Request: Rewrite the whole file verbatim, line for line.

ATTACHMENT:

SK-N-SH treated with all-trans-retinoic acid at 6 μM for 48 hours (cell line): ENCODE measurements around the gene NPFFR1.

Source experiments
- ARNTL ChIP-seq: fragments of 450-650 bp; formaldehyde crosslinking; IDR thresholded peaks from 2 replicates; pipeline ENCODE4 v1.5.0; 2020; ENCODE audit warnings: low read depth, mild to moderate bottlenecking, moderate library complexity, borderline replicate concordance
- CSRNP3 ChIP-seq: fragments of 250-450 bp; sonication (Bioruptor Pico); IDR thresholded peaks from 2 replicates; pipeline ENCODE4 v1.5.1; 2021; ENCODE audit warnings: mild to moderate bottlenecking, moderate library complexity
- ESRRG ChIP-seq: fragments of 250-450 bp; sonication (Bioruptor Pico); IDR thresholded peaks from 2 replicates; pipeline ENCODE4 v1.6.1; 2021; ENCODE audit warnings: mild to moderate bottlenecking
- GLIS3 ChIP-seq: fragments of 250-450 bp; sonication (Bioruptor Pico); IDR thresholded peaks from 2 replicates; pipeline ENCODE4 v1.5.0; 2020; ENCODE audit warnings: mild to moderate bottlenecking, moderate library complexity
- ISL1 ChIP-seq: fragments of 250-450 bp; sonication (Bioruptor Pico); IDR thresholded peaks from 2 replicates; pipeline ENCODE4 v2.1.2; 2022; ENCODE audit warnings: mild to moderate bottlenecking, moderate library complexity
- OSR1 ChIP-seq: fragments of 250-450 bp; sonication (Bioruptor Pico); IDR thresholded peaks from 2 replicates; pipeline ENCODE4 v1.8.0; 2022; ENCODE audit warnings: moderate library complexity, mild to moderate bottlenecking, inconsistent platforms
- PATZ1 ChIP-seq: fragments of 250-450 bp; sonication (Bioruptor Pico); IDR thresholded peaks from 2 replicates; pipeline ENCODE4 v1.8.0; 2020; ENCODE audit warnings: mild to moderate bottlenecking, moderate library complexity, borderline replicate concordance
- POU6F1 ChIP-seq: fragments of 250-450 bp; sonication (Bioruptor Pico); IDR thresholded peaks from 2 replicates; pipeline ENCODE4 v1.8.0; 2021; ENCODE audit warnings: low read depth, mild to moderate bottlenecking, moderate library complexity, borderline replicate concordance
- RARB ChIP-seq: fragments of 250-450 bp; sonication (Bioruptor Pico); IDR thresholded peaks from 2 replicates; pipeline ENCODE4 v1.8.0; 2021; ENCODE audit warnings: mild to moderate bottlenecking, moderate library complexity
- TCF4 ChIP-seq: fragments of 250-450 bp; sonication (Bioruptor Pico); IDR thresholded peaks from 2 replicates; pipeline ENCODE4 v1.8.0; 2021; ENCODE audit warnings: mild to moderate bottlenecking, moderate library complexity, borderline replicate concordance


SK-N-SH treated with all-trans-retinoic acid at 6 μM for 48 hours (cell line): ENCODE measurements around the gene NPFFR1.

Source experiments
- ARNTL ChIP-seq: fragments of 450-650 bp; formaldehyde crosslinking; IDR thresholded peaks from 2 replicates; pipeline ENCODE4 v1.5.0; 2020; ENCODE audit warnings: low read depth, mild to moderate bottlenecking, moderate library complexity, borderline replicate concordance
- CSRNP3 ChIP-seq: fragments of 250-450 bp; sonication (Bioruptor Pico); IDR thresholded peaks from 2 replicates; pipeline ENCODE4 v1.5.1; 2021; ENCODE audit warnings: mild to moderate bottlenecking, moderate library complexity
- ESRRG ChIP-seq: fragments of 250-450 bp; sonication (Bioruptor Pico); IDR thresholded peaks from 2 replicates; pipeline ENCODE4 v1.6.1; 2021; ENCODE audit warnings: mild to moderate bottlenecking
- GLIS3 ChIP-seq: fragments of 250-450 bp; sonication (Bioruptor Pico); IDR thresholded peaks from 2 replicates; pipeline ENCODE4 v1.5.0; 2020; ENCODE audit warnings: mild to moderate bottlenecking, moderate library complexity
- ISL1 ChIP-seq: fragments of 250-450 bp; sonication (Bioruptor Pico); IDR thresholded peaks from 2 replicates; pipeline ENCODE4 v2.1.2; 2022; ENCODE audit warnings: mild to moderate bottlenecking, moderate library complexity
- OSR1 ChIP-seq: fragments of 250-450 bp; sonication (Bioruptor Pico); IDR thresholded peaks from 2 replicates; pipeline ENCODE4 v1.8.0; 2022; ENCODE audit warnings: moderate library complexity, mild to moderate bottlenecking, inconsistent platforms
- PATZ1 ChIP-seq: fragments of 250-450 bp; sonication (Bioruptor Pico); IDR thresholded peaks from 2 replicates; pipeline ENCODE4 v1.8.0; 2020; ENCODE audit warnings: mild to moderate bottlenecking, moderate library complexity, borderline replicate concordance
- POU6F1 ChIP-seq: fragments of 250-450 bp; sonication (Bioruptor Pico); IDR thresholded peaks from 2 replicates; pipeline ENCODE4 v1.8.0; 2021; ENCODE audit warnings: low read depth, mild to moderate bottlenecking, moderate library complexity, borderline replicate concordance
- RARB ChIP-seq: fragments of 250-450 bp; sonication (Bioruptor Pico); IDR thresholded peaks from 2 replicates; pipeline ENCODE4 v1.8.0; 2021; ENCODE audit warnings: mild to moderate bottlenecking, moderate library complexity
- TCF4 ChIP-seq: fragments of 250-450 bp; sonication (Bioruptor Pico); IDR thresholded peaks from 2 replicates; pipeline ENCODE4 v1.8.0; 2021; ENCODE audit warnings: mild to moderate bottlenecking, moderate library complexity, borderline replicate concordance